DST Study Finds 42% of Asian Wealth Managers See Regulatory Restrictions as Biggest Challenge to Managing Customer Data
The DST study – “Maximising Investment Data In Asian Wealth Management” – revealed that current investment data management systems among region’s wealth managers are inadequate to easily meet upcoming regulatory requirements and service customer reporting demands.
Specifically, the report showed that 42% of the bank professionals surveyed among international, regional, and local private banks and consumer banks in Hong Kong and Singapore named regulatory restrictions as their biggest challenge around client data management.
“In the face of upcoming regulatory changes, it’s easy to see why investment and client data management has become a key area of concern to the wealth management industry in Asia,” said Julian Webb, Global Head of Data Management & Analytics. “Just recently, the Monetary Authority of Singapore proposed changes that will require banks to further bolster operational standards and post-trade compliance checking.”
The study also reported that 34% of those surveyed named cross-border data management regulations as a key concern, followed by conflicting regulatory regimes.
“The onus is on banks to determine the best way to implement solutions to meet their obligations in any jurisdiction, and this must be done without creating any roadblocks to the business and service they deliver to customers,” said Webb.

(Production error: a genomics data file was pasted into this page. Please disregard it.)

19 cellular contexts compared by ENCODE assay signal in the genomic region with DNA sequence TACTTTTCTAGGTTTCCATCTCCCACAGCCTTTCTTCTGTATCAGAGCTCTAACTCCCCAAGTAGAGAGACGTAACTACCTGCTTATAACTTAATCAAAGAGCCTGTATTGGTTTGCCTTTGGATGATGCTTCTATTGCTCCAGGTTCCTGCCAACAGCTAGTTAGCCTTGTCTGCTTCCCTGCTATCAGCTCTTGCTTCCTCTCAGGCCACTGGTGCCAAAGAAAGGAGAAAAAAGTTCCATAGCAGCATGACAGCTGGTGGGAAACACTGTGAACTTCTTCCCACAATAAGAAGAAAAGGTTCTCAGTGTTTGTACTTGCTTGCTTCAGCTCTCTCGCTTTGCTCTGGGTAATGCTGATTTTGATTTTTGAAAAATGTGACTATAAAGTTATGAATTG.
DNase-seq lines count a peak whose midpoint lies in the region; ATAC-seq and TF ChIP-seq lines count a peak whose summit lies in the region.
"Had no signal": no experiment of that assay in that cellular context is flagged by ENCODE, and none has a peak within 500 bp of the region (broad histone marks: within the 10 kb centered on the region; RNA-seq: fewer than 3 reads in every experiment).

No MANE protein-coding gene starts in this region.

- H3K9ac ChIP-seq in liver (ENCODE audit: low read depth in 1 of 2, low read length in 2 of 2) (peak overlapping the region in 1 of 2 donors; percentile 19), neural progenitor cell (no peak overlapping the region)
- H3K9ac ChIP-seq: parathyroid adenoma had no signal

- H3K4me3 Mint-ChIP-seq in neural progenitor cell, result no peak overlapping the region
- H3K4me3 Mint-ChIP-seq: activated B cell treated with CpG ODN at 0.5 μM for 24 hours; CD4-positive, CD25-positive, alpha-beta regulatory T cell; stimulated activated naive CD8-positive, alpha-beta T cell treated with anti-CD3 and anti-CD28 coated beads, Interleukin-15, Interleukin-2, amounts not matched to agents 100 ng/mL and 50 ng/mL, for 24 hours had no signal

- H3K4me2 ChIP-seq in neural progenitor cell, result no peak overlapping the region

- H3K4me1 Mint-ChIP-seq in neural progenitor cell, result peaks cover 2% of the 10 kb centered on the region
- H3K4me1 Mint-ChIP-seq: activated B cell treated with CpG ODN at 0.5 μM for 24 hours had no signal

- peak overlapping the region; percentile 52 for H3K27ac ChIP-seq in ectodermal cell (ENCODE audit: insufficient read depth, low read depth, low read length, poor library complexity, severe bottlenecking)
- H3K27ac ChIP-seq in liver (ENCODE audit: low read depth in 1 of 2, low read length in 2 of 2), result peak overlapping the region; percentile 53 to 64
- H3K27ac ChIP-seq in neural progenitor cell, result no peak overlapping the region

About the study
The DST-commissioned study surveyed over 40 senior management, chief operating officers, chief technology/information officers, and other senior business technology-related practitioners on a number of topics, including investment data management, regulation and compliance, client experience, customer relationship management, management reporting and performance measurement.
Findings from the study indicate that:
• Given the more intrusive rules around disclosure and tax, the integrity of data will become even more significant.
• Adding value through enhanced performance reporting will require better analytics.
• Banks need to think “omni-channel” by ensuring the smoothness of data moving across various communication channels.
• Individuals want to connect with peers to get certain information that is directly relevant to them.
• Adapting statements to provide richer analysis of a customer’s portfolio can initiate more frequent and more productive discussions relevant to the client’s individual portfolio.
• Customers want instant access to up-to-date information on their portfolios and the ability to selectively conduct their own transactions.
The study also indicated that new legislation has become an impetus for wealth managers to implement processes and systems to ensure consistency and efficiency in the way data is collected, cleaned, segmented, stored, shared, monitored, and displayed. Many, however, have employed tactical solutions to meet quickly-imposed deadlines.
According to Webb, this type of short-term response only adds to the problem of finding a streamlined, strategic approach to investment data management that delivers long-term value both for banks and their customers.
“The lack of strategic attention to investment data management by some wealth managers is to the detriment of the bigger goal of making better use of investment data so banks and their customers can make more informed investment decisions.”